If the child is improving—great! Could they be improving faster? Some kids can move up a level of the speech hierarchy every two weeks per target sound. Increasing the number of repetitions in between each session could help to further stabilize learning to allow the SLP to advance them more quickly from session to session.


If the child isn’t improving and session performance is at a high level (above 80%)—the task is probably too easy and they need to move up to a higher level of the speech hierarchy to make further progress.


If the child isn’t improving and session performance is consistently low (below 60 or 70%)—the task may be too difficult and the child needs more instructional time, or to move to a lower level of the speech hierarchy to help improve success in order to maximize the benefit they get from repetitive drill. Note- Movement from 20% to 30% would be progress, so what we’re focusing on here is more specifically NO progress (e.g. stuck at 40% over time), not specifically the accuracy itself.

4. Understand whether opportunities for repetition are adequate

Teaching correct movement for target sounds and selecting the correct level of appropriateness of stimuli is a skilled task that speech-language pathologists are trained to complete. Supervising thousands of repetitions of target productions requires skill as well, but due to the highly repetitive nature of the task, can be taught and removed in part from the workload of the SLP. Additionally, when children demonstrate high levels of success following SLP instruction and can work on self-monitoring under direction of the SLP, the chances for counter-productive mistakes made during the repetition phase are low.


So, how do we help determine if the opportunities for repetition are enough for efficient progress? In truth, this will likely vary from child to child, but in most cases, more is better. As with any motor learning task, the more practice you get, the more quickly you master the task, and the sooner you reach higher levels of proficiency.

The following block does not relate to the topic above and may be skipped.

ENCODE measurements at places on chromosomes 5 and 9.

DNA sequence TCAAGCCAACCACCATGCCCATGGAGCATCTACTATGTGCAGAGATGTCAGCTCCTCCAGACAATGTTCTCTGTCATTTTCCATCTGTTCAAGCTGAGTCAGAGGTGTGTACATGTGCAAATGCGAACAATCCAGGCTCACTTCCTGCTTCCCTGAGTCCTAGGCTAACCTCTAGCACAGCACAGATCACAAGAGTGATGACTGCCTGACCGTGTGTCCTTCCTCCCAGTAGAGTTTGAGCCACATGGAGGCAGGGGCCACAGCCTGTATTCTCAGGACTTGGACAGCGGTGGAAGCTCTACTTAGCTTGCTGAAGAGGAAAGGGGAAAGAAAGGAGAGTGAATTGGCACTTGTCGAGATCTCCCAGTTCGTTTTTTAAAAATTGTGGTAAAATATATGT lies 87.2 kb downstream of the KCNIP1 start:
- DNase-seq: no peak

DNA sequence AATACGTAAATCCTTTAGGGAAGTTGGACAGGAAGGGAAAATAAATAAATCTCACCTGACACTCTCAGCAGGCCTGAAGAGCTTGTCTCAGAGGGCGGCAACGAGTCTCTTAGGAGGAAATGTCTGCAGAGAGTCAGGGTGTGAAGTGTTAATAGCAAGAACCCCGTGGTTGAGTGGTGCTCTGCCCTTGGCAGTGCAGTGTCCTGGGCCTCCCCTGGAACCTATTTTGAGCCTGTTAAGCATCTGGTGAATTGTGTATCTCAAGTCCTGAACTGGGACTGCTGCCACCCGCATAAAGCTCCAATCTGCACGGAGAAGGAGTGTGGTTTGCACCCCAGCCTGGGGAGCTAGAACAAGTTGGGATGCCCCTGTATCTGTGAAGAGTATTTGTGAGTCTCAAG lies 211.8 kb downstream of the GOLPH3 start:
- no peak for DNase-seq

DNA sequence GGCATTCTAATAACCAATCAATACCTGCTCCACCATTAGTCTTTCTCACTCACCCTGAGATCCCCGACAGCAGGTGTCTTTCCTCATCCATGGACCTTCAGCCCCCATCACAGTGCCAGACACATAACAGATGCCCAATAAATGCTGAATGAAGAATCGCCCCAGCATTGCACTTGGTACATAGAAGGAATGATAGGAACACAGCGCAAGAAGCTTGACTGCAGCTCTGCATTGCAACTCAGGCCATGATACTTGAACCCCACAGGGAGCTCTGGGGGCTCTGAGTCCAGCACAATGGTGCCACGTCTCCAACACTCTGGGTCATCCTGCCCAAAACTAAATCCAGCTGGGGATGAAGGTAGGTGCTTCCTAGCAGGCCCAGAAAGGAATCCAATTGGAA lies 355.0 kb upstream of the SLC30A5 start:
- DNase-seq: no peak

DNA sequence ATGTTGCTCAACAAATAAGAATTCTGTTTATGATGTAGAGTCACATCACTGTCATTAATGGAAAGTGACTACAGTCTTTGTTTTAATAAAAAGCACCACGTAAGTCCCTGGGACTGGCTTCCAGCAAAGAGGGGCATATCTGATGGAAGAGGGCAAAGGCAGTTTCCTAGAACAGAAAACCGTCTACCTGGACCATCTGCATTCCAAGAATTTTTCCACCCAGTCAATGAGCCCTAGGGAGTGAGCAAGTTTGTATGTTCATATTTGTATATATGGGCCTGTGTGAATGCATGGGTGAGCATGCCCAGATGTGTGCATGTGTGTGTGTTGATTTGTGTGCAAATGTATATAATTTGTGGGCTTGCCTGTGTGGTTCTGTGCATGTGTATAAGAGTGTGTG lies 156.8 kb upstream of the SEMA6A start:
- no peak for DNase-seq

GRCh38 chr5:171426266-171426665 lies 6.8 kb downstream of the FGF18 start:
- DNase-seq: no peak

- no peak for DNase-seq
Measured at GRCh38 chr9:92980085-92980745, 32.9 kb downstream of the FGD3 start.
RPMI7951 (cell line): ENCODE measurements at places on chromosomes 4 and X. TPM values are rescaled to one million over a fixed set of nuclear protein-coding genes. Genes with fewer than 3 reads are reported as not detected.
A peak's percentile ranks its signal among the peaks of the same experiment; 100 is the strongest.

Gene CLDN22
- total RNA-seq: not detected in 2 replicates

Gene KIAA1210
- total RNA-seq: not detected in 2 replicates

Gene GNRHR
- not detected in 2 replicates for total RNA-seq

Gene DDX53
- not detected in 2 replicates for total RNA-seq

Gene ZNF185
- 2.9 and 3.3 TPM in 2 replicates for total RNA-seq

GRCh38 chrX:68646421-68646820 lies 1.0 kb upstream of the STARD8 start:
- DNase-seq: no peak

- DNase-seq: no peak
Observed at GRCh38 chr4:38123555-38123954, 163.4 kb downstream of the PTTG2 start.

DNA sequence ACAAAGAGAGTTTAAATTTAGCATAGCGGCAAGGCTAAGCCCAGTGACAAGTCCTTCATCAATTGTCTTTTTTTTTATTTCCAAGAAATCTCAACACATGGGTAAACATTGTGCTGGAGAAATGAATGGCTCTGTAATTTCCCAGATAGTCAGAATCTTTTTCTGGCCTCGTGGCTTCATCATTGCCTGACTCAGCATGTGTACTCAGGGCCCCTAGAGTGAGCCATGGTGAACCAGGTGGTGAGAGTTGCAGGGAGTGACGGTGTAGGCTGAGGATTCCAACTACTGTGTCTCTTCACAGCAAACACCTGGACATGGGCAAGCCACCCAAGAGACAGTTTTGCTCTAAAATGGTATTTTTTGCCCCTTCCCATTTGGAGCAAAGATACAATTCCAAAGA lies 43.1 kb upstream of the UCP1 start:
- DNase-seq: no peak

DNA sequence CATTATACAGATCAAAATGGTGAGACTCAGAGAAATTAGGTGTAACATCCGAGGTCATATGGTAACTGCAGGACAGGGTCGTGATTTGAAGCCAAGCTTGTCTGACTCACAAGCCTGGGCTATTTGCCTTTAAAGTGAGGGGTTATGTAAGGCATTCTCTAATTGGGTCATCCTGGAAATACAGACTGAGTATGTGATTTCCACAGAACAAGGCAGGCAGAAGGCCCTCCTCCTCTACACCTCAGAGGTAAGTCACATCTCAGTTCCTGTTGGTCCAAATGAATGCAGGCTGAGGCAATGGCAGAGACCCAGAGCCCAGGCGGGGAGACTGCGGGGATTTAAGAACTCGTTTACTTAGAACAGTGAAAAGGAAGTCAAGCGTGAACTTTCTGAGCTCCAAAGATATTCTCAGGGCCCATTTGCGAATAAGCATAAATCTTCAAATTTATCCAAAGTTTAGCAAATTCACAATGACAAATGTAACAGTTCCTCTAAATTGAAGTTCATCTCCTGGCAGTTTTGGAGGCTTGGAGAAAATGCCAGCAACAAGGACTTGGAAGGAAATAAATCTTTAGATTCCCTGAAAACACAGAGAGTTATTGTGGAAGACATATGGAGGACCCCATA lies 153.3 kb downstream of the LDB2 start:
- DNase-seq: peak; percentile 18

At a minimum, we have some general numbers of repetitions typically reported in clinically based research studies to help guide our recommendations. Based on these reports, we should expect that kids need to accomplish 100 to 300 repetitions of correctly produced target sounds each week. Children who have multiple sounds in error, or co-occuring language disorders, an apraxia diagnosis, cleft palate, or other developmental delays, may need to fall towards the higher end of that range or above to help stabilize correctly produced motor patterns learned in the speech session. Only with enough repetition can we see stabilization and be able to help advance kids to the next stage in their treatment.


If an SLP’s caseload size prevents them from directly supervising 100 to 300 repetitions of a target sound weekly, then a home practice program must augment the direct time of the SLP for progress to occur.


Home programs present their own unique challenges, as compliance issues may occur. Families may be unaware of the program, may struggle with busy schedules or other stressors, and it may be challenging to engage children in home practice. However, in order to move the needle on speech progress, kids need opportunities for repetition of motor patterns for correct speech sound production.

What's the next step for increasing repetitions for speech progress?

By looking critically at the caseload distribution of SLPs and understanding whether all the needed components are in place for progress, we can help accelerate kids’ performance on speech goals. Verboso offers a comprehensive platform that allows SLPs to individualize practice stimuli to each child’s needs and select what stimuli kids are presented with during home practice. Parents simply log kids into video games, and kids can practice while they play, increasing opportunities for much needed repetition at home. Read more about our speech games, and set up a demo of our solution to see if Verboso can help your speech caseload make faster progress.